Pyaar Ka Punchnama 2 contains some genuine belly laughs, and would have been perfect were it not for its feature-length running time, writes Raja Sen.
Let’s start by setting the record straight: misogyny is not the problem here.
Sure, misogyny is certainly a giant (and growing) problem, but the beliefs of the filmmaker should never get in the way of an appreciation of their film.
Luv Ranjan, going by the first Pyaar Ka Punchnama and this sequel, may well be a man who has lost all faith in the fairer sex (or, indeed, in their fairness), but the only question that must be asked of Pyaar Ka Punchnama 2 is simply whether it is funny enough.
No, no it isn’t.
Watching Pyaar Ka Punchnama 2 is like watching an online Indian comedy sketch.
It contains some genuine belly laughs, significant stereotyping and much generalisation, and some original insightful zingers.
This would all be perfectly great were it not for its feature-length running time. (Imagine TVF’s sketch with the father asking for Twitter advice lasting more than two hours.)
The idea is that men are doormats and women wreck their lives. This is not in itself a premise we haven’t laughed at before, in sharper sitcoms or better-written films, but Ranjan’s commitment to his cause is alarmingly militant.
In what is scripted almost like a work of cautionary propaganda, all the men are superlatively sterling, and all the women plain evil.
The jokes aren’t bad per se but the fact that they all seem to be heading toward this demented kind of lecturing, well, robs them of any good humour.
More than laughing I felt instead like stepping away, slowly.
It starts off with three boys -- relatively well-to-do man-children living together in the kind of mancave that has a motorcycle as an accessory -- meeting their three girls.
These encounters range from sweet to utterly tasteless but there is something refreshing (and, to me, surprising) about how all these boys and girls look at dating and courtship as a sport built on awareness.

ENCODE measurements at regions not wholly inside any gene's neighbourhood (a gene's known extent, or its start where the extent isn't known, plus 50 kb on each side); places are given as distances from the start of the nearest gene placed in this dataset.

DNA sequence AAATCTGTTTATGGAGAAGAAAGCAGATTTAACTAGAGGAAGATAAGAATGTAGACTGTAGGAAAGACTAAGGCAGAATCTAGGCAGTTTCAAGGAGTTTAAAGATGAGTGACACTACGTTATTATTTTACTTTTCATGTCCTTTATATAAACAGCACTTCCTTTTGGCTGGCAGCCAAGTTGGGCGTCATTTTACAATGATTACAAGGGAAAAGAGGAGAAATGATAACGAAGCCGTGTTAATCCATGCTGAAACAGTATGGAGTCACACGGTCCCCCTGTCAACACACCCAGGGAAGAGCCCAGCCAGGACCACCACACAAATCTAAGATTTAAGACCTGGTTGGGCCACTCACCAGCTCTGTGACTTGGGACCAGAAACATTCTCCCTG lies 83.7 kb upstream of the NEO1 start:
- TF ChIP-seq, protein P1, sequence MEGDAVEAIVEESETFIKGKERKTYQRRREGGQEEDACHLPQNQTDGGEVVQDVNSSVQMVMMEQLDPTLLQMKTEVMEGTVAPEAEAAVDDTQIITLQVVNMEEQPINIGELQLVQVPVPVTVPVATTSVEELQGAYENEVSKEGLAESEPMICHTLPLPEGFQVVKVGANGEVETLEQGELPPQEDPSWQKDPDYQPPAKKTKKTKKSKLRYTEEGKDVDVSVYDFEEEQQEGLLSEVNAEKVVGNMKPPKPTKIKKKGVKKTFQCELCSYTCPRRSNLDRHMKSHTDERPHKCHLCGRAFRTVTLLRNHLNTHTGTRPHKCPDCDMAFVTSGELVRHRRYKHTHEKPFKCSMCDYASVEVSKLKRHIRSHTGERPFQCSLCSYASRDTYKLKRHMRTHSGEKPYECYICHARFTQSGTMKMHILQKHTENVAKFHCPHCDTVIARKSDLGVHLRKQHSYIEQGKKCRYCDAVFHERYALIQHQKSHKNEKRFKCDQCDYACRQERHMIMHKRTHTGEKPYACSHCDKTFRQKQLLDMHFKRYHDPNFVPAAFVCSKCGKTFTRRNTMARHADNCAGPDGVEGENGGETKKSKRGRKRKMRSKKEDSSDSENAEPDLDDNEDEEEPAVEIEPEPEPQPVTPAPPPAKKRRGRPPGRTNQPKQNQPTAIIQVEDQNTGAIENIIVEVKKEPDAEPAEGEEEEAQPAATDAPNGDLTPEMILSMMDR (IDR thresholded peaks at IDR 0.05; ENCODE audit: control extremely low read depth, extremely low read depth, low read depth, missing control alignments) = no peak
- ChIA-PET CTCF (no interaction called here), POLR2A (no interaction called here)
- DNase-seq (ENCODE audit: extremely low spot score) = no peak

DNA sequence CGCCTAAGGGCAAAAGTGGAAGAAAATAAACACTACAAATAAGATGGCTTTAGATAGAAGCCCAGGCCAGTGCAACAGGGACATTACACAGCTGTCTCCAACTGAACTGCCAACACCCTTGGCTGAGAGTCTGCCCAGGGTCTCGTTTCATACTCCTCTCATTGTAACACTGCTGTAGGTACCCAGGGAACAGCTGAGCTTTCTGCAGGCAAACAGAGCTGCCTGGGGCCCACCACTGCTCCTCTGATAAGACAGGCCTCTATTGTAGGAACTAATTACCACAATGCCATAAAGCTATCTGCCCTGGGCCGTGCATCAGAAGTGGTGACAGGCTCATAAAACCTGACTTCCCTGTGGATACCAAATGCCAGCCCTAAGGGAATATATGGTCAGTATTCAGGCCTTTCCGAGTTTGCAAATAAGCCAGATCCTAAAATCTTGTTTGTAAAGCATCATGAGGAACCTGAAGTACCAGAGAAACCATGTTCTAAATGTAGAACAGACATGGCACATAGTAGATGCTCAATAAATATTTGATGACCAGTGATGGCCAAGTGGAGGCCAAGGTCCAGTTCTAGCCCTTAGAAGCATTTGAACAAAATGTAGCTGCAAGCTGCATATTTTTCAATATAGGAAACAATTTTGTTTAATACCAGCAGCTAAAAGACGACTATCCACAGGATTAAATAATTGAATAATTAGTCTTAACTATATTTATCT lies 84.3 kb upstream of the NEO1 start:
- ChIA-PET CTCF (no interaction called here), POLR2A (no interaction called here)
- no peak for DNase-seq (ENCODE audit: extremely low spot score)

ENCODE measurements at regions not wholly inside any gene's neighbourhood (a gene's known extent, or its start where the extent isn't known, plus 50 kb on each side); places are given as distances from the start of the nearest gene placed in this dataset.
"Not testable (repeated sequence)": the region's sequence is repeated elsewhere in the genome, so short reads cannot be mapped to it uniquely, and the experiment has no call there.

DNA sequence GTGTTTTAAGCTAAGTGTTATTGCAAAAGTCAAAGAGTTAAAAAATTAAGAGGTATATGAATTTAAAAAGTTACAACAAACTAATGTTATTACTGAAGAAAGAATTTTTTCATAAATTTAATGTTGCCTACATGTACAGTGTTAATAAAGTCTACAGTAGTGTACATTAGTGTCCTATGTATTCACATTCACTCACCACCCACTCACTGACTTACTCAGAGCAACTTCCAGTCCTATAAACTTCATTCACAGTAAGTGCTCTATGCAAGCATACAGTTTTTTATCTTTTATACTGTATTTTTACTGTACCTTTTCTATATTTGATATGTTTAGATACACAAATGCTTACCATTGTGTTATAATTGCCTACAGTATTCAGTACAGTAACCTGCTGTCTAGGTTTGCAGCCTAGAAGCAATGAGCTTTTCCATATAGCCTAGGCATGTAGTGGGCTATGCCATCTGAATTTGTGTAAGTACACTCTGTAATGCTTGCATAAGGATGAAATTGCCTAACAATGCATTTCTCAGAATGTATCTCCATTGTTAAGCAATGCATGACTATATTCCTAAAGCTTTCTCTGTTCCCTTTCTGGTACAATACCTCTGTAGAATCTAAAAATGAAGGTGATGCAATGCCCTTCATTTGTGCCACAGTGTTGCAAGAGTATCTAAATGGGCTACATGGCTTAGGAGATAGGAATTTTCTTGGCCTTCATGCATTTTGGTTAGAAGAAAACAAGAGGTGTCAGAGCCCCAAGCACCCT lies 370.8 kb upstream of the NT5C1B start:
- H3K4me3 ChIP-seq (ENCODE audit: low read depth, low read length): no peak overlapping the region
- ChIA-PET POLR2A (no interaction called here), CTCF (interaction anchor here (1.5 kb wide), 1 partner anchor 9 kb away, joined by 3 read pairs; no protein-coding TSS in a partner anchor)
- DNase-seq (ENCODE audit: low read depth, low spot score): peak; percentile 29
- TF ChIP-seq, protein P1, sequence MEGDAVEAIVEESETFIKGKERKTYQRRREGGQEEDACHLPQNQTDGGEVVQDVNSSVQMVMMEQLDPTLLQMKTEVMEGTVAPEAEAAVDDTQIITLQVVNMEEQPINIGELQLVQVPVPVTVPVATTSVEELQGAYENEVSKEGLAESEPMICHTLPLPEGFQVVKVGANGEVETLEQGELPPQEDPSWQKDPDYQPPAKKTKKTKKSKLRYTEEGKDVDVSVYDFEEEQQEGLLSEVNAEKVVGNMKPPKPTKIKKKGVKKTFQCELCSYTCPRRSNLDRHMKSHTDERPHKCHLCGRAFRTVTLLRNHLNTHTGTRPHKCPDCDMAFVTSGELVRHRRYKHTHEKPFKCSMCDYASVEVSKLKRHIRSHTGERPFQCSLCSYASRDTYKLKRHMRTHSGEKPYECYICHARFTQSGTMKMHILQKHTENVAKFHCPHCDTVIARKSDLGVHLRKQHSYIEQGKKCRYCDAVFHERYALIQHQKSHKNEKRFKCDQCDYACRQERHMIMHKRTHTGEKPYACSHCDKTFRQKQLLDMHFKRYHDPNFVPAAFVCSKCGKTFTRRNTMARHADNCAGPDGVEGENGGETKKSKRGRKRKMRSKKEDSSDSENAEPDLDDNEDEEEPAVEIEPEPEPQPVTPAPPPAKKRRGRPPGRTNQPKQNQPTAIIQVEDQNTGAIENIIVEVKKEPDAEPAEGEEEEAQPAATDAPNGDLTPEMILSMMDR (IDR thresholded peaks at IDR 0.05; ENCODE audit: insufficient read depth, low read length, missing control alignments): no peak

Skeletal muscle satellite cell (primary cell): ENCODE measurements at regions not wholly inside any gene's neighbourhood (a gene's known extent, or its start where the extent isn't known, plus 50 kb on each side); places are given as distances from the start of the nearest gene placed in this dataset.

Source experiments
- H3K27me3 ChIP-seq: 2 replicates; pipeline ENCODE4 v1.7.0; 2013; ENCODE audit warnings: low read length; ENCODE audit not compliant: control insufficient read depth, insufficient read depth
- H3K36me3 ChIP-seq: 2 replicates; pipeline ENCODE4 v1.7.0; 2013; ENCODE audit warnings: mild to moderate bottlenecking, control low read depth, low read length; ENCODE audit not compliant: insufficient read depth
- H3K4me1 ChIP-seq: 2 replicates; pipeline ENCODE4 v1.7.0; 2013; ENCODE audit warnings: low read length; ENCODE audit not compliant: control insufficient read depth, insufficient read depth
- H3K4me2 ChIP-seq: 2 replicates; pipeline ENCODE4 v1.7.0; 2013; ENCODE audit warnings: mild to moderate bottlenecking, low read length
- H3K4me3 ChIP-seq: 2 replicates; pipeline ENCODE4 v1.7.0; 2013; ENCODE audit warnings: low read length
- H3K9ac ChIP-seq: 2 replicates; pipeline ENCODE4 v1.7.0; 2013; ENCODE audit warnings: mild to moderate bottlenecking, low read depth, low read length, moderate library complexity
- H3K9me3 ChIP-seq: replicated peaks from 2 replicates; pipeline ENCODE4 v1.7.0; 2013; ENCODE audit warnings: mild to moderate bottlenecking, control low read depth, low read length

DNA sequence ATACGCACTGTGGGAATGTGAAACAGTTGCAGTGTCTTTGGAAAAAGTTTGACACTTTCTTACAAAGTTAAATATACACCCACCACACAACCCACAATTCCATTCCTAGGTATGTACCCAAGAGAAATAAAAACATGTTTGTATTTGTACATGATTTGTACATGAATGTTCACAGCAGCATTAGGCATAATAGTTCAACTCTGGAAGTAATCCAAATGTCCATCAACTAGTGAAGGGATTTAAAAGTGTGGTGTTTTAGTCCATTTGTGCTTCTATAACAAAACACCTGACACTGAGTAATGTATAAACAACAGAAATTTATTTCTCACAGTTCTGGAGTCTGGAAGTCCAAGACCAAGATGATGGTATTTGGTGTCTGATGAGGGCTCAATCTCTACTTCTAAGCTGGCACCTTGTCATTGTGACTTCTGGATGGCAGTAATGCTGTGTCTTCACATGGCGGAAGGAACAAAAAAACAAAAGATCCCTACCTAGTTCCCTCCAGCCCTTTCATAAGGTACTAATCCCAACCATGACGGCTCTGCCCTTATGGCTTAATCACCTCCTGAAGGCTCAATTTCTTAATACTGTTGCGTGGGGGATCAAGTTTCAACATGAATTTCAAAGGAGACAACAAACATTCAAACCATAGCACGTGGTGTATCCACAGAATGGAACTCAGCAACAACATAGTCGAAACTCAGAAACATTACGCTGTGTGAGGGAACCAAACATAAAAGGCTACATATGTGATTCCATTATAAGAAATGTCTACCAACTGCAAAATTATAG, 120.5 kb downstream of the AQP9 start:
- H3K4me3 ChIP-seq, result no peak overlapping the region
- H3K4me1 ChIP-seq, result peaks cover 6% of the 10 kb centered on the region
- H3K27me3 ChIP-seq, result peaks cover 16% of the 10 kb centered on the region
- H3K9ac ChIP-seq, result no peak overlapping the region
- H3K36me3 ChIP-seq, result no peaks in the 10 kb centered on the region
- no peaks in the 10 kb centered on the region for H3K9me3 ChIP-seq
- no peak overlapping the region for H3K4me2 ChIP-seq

A boy tosses a line, a girl lobs it back, and the fact that they’re hooking up is already a given. Who has time for even verbal foreplay anymore? All you need, the film explains, is confidence.
There are a couple of decent gags here.
Sunny Singh, the most endearing performer in the film, a gullible but sincere computer engineer, meets his girl at a wedding. She starts off calling him 'Siddharth Bhaiya' but bites her tongue at the 'bhaiya' later on when he’s driving her home, and Singh’s quiet jubilation at this, um, bhaiyalessness is almost Thackeray-like.
Later the boys reference the ultimate male-bonding film, the genius that is Chashm-e-Buddoor, by appropriating the line 'muh kadwa kar le' but using it for beer, not cigarettes, and Singh describes a girl’s name as so sweet as if sung by Lataji.
The girls get a couple of stray laughs, with one girl who works at a BPO constantly stung and correcting anyone who uses the words 'call-centre', and another girl in shorts -- Nushrat Bharucha, who takes on her hammy role with genuine, almost infectious enthusiasm -- who feigns enthusiasm for a cricket match a couple of times before she stops pretending that it’s more interesting than her Whatsapp.
Yet, despite a few good gags, these are not characters but merely types, all of whom are sacrificed at the altar of Ranjan’s Jugheaded belief system.
One of the boys who was so confident he picked up a girl by asking her to tattoo his name on her hand lest she forget it, himself forgets all this confidence as he turns, overnight, into a slave.
As do the other boys.
Meanwhile, just in case we haven’t noticed, the soundtrack starts telling us that they literally ‘have become dogs.’
This is not a bad film per se, but a genuinely misguided one.
The first film had three grown men reduced to snivelling, sobbing losers by the end, but it did show some crackling camaraderie between its leads.
This time the men don’t cry but emerge even more pathetic, chained to a trio of witches who seem to have enchanted them while never giving them an ounce of happiness.
And forget about hurting our sentiments, this juvenile single-minded immaturity hurts the comedy. It hurts the writing. It hurts the characters. It hurts the film.
As for Mr Ranjan, I’m hoping the film’s climax was merely a feeble joke and not an indicator that he idolises Norman Bates.